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Why we created Rhum for testing Deno projects

crookse_ profile image Eric Crooks Updated on ・4 min read

Rhum is a lightweight testing framework for Deno. It uses zero dependencies outside of Deno's Standard Modules and works with deno test under the hood.

This article dives deeper into the "why" we created Rhum and for what purpose.

An article written by @craigmorten dives deeper into using Rhum. Link is here https://dev.to/craigmorten/how-to-write-spec-tests-in-deno-55e8.

The Problem

The Drash Land team and I noticed that testing Drash was starting to become unwieldy. Drash has many unit tests and the output was something like:

test parseBodyAsJson: can parse JSON bodies... ok (2ms)
test setHeaders(): attaches headers the request ... ok (2ms)
test getMimeType(): file is not a URL ... ok (3ms)
test getMimeType(): file is a URL ... ok (4ms)

While testing, we noticed that the output was not as descriptive as we wanted/needed it to be to help us debug failing tests. Failing tests were not easily noticeable through the output. So next we tried to be more descriptive with the tests to get the following output:

test http_service_test.ts | parseBodyAsJson: can parse JSON bodies... ok (2ms)
test http_service_test.ts | setHeaders(): attaches headers the request ... ok (2ms)
test http_service_test.ts | getMimeType(): file is not a URL ... ok (3ms)
test http_service_test.ts | getMimeType(): file is a URL ... ok (4ms)

With this setup, a failing test would show us what test file to look in and what test to look for. This worked for a while, but then the output grew and it became a bit hard to read. See the screenshot below:

Drash - Rhum

Not only that, our tests files became hard to read because we did not have a syntax like Mocha's nested describe and it syntax.

The Solution

To make things easier for us, we decided to work on a module (which later became Rhum) to help us write tests like Mocha and Baretest. We also wanted the output to be nice. Our thoughts on the syntax were something like the following:

testPlan("the_test_file.ts", () => {
  testSuite("methodOne()", () => {
    testCase("returns true when it does the thing", () => { ... });
    testCase("returns false if it can't do the thing", () => { ... });
  });
  testSuite("methodTwo()", () => {
    testCase("returns true when it does the thing", () => { ... });
    testCase("returns false if it can't do the thing", () => { ... });
  });
});

We used testPlan, testSuite, and testCase to follow QA practices. This is testing after all.

Our thoughts on the resulting output were something like the following:

the_test_file.ts
    methodOne()
        returns true when it does the thing
        returns false if it can't do the thing
    methodTwo()
        returns true when it does the thing
        returns false if it can't do the thing

With some very helpful guidance from @bartlomieju from the Deno team, we were able to build Rhum and have it work for us in a way that makes writing tests easier and reading output easier.

Before Rhum, we had the following output in Drash:

test services/http_request_service_test.ts | accepts() | Asserting: accepts the single type if it is present in the header ... ok (1ms)
test services/http_request_service_test.ts | accepts() | Asserting: rejects the single type if it is not present in the header ... ok (1ms)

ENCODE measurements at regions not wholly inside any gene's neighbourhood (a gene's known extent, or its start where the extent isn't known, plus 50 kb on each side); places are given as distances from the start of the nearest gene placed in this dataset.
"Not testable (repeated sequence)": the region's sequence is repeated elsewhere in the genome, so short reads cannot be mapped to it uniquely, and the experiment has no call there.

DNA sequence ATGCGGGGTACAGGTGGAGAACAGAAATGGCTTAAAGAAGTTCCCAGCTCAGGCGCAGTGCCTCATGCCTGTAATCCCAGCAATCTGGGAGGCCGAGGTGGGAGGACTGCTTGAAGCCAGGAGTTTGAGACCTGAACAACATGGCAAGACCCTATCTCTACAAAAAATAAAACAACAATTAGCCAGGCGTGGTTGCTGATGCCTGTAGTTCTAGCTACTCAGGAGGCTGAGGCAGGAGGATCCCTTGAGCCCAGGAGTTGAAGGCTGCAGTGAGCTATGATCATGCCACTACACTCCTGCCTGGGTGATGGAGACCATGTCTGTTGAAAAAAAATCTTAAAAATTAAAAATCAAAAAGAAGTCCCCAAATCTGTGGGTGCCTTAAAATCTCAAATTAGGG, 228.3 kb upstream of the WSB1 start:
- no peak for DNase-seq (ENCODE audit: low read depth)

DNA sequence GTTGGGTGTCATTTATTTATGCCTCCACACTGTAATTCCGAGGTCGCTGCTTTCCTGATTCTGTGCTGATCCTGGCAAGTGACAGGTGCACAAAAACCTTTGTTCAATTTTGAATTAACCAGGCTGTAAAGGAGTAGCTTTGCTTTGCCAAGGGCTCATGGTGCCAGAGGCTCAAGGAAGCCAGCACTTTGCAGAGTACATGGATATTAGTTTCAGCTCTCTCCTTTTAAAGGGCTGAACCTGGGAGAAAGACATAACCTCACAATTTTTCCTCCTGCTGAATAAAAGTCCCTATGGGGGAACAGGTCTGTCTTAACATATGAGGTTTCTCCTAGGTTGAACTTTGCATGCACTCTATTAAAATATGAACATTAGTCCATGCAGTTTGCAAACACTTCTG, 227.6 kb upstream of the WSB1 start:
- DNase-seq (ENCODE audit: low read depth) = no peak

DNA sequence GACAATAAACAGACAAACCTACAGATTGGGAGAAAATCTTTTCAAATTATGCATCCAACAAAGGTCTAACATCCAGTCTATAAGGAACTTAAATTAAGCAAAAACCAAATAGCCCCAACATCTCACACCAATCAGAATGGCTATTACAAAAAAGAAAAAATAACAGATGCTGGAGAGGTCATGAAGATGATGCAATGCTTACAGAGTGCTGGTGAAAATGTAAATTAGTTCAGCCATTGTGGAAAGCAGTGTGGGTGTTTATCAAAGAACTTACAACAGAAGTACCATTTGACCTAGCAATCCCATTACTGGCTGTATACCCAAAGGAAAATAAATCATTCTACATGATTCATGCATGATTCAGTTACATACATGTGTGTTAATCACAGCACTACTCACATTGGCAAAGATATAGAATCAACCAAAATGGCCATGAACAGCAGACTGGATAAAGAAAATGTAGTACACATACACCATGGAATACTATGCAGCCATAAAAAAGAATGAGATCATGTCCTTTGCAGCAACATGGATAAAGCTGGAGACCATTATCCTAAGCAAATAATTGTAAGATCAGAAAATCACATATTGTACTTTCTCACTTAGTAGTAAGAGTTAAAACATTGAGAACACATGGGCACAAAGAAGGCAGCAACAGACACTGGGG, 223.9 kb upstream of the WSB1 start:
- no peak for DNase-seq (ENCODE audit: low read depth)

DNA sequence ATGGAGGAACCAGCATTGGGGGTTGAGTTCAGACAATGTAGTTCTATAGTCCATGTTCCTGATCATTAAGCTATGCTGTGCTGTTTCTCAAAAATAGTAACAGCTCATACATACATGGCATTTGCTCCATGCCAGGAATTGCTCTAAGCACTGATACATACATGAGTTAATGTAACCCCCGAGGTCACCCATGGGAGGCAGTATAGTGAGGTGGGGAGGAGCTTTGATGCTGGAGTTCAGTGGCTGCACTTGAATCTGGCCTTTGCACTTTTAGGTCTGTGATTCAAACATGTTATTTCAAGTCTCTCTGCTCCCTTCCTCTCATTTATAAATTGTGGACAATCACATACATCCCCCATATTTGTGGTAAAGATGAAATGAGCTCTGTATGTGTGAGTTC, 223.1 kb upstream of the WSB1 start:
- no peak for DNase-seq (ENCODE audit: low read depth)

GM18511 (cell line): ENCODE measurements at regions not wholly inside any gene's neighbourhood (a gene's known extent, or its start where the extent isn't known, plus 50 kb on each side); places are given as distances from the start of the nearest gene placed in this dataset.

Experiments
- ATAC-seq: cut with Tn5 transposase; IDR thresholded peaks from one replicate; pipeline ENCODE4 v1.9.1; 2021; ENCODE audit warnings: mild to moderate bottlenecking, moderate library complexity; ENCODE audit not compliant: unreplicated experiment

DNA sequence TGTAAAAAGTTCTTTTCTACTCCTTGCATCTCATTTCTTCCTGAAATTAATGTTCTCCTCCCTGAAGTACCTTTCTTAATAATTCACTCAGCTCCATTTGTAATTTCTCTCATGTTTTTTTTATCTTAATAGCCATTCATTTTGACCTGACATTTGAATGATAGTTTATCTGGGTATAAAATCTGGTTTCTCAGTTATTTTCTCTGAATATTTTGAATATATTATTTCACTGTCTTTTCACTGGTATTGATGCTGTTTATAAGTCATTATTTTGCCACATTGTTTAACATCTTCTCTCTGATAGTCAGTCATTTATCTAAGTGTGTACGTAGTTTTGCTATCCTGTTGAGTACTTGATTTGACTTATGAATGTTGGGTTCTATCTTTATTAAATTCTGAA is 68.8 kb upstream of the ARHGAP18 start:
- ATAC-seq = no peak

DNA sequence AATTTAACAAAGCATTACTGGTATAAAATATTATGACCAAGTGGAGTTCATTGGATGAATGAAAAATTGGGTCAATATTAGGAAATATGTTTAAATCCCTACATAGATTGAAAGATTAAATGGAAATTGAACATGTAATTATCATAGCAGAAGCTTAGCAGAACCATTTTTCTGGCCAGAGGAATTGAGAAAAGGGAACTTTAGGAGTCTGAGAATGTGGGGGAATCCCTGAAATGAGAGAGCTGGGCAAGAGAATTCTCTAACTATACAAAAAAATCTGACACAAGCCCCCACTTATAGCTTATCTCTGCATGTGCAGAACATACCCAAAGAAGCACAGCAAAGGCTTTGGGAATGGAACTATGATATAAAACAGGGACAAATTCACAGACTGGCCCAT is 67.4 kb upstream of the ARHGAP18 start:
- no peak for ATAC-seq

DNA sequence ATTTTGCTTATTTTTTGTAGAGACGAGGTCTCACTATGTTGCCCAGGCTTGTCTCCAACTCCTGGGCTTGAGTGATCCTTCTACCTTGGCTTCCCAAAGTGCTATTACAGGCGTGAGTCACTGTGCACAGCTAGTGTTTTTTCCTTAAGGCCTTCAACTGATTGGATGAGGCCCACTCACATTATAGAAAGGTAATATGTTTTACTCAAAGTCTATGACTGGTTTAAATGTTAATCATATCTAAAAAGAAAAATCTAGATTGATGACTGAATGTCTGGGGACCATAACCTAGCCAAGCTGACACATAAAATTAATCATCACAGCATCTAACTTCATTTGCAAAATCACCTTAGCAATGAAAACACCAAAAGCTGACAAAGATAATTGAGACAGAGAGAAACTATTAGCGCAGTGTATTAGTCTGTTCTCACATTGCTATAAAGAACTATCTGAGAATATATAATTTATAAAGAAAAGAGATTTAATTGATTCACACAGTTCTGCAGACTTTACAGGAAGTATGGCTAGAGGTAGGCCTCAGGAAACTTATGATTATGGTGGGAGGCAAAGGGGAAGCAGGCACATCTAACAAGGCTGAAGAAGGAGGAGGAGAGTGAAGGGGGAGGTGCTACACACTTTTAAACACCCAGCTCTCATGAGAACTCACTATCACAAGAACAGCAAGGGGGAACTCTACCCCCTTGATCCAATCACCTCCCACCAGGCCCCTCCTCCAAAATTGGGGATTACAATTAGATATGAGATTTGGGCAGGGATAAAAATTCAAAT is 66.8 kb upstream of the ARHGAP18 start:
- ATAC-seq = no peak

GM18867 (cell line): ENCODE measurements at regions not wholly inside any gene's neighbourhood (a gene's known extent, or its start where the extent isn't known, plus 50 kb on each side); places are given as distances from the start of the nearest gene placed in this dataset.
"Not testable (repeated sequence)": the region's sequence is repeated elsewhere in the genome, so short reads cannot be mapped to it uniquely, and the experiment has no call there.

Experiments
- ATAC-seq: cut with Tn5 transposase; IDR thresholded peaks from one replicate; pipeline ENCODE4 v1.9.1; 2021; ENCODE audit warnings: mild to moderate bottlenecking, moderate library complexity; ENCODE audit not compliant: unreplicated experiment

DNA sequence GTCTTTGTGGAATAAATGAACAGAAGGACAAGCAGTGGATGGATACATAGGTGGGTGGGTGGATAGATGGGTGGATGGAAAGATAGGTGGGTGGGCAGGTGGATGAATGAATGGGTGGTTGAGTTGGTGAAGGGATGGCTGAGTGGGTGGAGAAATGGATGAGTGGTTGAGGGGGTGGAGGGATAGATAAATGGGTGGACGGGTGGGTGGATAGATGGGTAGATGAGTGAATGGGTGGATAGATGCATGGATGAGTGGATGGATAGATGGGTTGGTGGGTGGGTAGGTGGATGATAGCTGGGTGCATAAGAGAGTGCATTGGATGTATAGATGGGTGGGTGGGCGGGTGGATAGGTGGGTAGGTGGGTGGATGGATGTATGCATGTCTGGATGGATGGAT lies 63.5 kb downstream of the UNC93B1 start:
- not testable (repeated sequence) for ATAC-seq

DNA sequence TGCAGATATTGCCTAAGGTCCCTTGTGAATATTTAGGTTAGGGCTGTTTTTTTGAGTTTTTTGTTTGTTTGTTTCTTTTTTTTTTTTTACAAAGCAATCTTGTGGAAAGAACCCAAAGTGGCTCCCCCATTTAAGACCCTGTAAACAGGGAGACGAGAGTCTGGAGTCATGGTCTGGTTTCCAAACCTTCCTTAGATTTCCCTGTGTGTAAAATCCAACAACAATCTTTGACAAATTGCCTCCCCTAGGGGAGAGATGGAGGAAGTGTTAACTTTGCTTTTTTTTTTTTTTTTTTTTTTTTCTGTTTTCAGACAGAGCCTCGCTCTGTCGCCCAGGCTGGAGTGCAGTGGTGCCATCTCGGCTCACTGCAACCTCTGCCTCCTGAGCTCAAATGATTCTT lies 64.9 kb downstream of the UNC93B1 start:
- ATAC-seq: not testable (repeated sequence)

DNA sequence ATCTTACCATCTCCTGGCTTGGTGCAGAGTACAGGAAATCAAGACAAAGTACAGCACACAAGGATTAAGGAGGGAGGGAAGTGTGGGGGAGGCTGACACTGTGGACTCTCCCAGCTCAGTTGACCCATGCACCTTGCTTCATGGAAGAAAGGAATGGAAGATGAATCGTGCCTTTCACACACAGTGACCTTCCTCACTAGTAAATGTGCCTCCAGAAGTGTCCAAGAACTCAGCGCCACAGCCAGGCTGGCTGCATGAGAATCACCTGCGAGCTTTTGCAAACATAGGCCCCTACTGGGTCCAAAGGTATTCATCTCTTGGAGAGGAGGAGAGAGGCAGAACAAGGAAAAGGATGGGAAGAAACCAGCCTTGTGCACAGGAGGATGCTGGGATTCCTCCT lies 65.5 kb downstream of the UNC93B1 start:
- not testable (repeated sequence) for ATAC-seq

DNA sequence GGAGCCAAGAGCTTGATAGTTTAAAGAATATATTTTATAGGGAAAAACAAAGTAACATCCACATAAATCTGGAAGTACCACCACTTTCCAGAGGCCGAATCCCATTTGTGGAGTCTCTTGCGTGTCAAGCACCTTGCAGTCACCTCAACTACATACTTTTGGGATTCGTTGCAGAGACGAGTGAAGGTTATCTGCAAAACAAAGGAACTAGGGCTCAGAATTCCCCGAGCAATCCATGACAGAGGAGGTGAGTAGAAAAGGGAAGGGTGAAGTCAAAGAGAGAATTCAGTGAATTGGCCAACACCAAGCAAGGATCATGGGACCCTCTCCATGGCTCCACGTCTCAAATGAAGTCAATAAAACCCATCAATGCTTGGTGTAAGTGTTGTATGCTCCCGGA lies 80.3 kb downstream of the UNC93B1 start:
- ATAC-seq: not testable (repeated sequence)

test services/http_request_service_test.ts | accepts() | Asserting: accepts the first of multiple types if it is present in the header ... ok (1ms)
test services/http_request_service_test.ts | accepts() | Asserting: accepts the second of multiple types if it is present in the header ... ok (1ms)
test services/http_request_service_test.ts | accepts() | Asserting: rejects the multiple types if none are present in the header ... ok (0ms)
test services/http_request_service_test.ts | getCookie() | Asserting: Returns the cookie value if it exists ... ok (1ms)
test services/http_request_service_test.ts | getCookie() | Asserting: Returns undefined if the cookie does not exist ... ok (0ms)
test services/http_service_test.ts | Asserting: getMimeType(): file is not a URL ... ok (3ms)
test services/http_service_test.ts | Asserting: getMimeType(): file is a URL ... ok (4ms)

test result: ok. 116 passed; 0 failed; 0 ignored; 0 measured; 0 filtered out (839ms)

Now we have the following:

services/http_request_service_test.ts
    accepts()
        accepts the single type if it is present in the header ... ok (1ms)
        rejects the single type if it is not present in the header ... ok (1ms)
        accepts the first of multiple types if it is present in the header ... ok (1ms)
        accepts the second of multiple types if it is present in the header ... ok (1ms)
        rejects the multiple types if none are present in the header ... ok (1ms)
    getCookie()
        Returns the cookie value if it exists ... ok (1ms)
        Returns undefined if the cookie does not exist ... ok (1ms)

services/http_service_test.ts
    getMimeType()
        file is not a URL ... ok (3ms)
        file is a URL ... ok (3ms)

test result: ok. 116 passed; 0 failed; 0 ignored; 0 measured; 0 filtered out (770ms)

Not only that, the test files in Drash are much cleaner with nested test suites and test cases.

If you are testing your Deno project and running into the issues we came across, I recommend you give Rhum a shot. It may solve your problems as it did for us.

Thanks for reading!

Eric

Special Thanks

@bartlomieju for showing us the following issue to base our development on: https://github.com/denoland/deno/issues/4092

All who participated in the poll for the name. It was tied between Rhum and Bourbon. We decided to close the poll and have Alexa flip a coin for us. Rhum won.

@melhirech for suggesting Rhum in the polls.

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